Strategic Ambiguity (Master Persuasion Series) - Scott Adams' Blog

Strategic Ambiguity (Master Persuasion Series)

If you have been watching the news lately you know that Donald Trump disavowed the endorsement of racist David Duke. Unless you are watching CNN, in which case, their version of the news is that he didn’t do enough disavowing that one time.

If you’re a racist, you have a reason to like Trump because of CNN’s intentional misreporting and the fact that Trump didn’t do enough disavowing that one time. If you’re not a racist, you can like Trump because he disavowed racists several times, in writing and on video. 

That’s strategic ambiguity.

If you hate socialized healthcare, you might like Trump, because he hates socialized medicine too. Except that he also says he won’t let people with no money “die on the streets.” So if you like socialized medicine, you might like giving free healthcare to those people, like Trump.

That’s strategic ambiguity.

If you hate illegal immigrants, you might like Trump because he says he will deport every one of them. But if you feel compassion for illegal immigrants who are otherwise good residents of the country, you know Trump always makes a big first offer and will later negotiate to something humane and reasonable.

That’s strategic ambiguity.

If you oppose war, you might like Trump because he opposed the Iraq war and has a history of being reluctant to commit U.S. forces overseas. But if you think the U.S. should keep bombing other countries, Trump might be your candidate because he wants to bomb the shit out of ISIS and maybe kill some of their families too.

That’s strategic ambiguity.

If you want a religious president, Trump can give you that. He has belonged to a church since youth and says the Bible is a great book. But if you don’t like mixing religion and politics, Trump might be your candidate because he hasn’t made a big deal about religion.

That’s strategic ambiguity.

I could go on like this for another hour or so, but I think you get the picture. And when you see the pattern, you realize none of it is by accident. Trump intentionally gives opposing sides reasons to like him, or at least not disqualify him. And as ridiculous as it seems for a strategy, it works like a charm because of confirmation bias. People see whatever they want to see. 

You might be aware that I have been saying good things about Donald Trump’s persuasion skills for months. This has led many people to believe I endorse Trump for president.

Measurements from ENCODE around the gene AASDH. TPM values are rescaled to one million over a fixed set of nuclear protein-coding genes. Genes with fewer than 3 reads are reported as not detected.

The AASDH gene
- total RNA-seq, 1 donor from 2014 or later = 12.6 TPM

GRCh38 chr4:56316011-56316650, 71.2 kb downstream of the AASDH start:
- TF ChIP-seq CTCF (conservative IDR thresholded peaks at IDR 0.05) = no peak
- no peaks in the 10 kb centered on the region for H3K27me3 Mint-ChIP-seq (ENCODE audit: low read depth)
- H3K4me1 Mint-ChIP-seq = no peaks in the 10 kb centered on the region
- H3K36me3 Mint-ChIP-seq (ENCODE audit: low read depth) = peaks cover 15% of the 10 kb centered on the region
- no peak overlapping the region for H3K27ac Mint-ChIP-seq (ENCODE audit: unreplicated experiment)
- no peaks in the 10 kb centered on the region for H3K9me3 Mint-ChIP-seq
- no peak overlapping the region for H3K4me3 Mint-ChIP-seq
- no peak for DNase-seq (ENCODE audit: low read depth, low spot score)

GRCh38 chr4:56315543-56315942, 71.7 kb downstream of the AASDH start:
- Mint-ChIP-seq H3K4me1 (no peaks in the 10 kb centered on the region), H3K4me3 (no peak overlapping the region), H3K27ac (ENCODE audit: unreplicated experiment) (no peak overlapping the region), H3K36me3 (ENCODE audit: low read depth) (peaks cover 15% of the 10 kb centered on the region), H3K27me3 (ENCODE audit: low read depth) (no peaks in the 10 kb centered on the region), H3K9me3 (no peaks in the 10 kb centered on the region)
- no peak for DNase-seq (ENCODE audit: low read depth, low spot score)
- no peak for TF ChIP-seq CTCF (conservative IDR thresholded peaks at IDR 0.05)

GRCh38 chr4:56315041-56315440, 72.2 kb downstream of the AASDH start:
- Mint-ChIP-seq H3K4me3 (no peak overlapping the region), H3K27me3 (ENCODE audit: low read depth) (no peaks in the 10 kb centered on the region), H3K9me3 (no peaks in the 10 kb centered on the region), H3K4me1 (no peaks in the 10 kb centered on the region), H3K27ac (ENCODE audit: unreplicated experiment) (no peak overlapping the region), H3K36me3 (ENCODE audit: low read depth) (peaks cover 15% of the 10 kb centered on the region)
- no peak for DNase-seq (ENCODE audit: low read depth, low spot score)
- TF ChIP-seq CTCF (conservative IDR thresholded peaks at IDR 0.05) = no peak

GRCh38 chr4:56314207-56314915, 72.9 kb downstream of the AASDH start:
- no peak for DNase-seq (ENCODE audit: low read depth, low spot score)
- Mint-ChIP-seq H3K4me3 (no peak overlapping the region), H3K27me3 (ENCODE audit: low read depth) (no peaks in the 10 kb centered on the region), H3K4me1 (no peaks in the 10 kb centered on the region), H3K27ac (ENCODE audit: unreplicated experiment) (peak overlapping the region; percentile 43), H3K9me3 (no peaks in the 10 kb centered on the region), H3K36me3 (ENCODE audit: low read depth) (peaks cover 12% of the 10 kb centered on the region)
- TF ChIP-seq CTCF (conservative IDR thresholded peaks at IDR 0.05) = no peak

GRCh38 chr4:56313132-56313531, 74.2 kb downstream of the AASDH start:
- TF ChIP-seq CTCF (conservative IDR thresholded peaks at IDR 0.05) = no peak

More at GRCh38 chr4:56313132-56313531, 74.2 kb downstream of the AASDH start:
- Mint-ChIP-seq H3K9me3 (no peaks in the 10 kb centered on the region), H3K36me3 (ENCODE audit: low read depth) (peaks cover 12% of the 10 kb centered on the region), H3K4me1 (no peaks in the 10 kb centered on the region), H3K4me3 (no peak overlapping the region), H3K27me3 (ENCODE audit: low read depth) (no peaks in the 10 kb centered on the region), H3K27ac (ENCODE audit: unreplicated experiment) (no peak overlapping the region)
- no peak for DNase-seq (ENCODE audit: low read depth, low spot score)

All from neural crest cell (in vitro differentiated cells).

But earlier this week I disavowed Trump for his strategic ambiguity on racism. So if you hate Trump, you can be okay with me because I disavowed him. And if you love Trump you can be okay with me because I say good things about his talent on a regular basis. 

That’s strategic ambiguity.

Now you know why I disavowed Trump for not disavowing racism hard enough that one time even though he clearly disavowed it before and after the time he did not disavow it so clearly.

The facts were never important to me. I ignored the facts publicly and shamelessly because doing so provided me the best possible outcome: strategic ambiguity.

If Trump wins big today for Super Tuesday, as polls predict, I will be one of the few pundits who saw it coming last year. And if Trump stumbles, today or soon, I already removed myself from the splatter zone by disavowing him. 

Joe Scarborough made the same play that I did, presumably for the same reason. Scarborough had been labelled as too supportive of Trump because – like me – he recognized Trump’s persuasion talent before most of the herd. So Scarborough fixed his problem the same way I did, with some strategic ambiguity. Now you’re not so sure which side he is on, if any.

It is noteworthy that two people who saw Trump’s persuasion skills early (Scarborough and me) both took the same strategy and opportunity to generate strategic ambiguity for ourselves.

I haven’t watched Scarborough enough to know if he has Master Persuader skills, but I’ve got my eye on him now.

Today will be fun. I might be on Periscope later tonight watching the primary results if you want to say hi.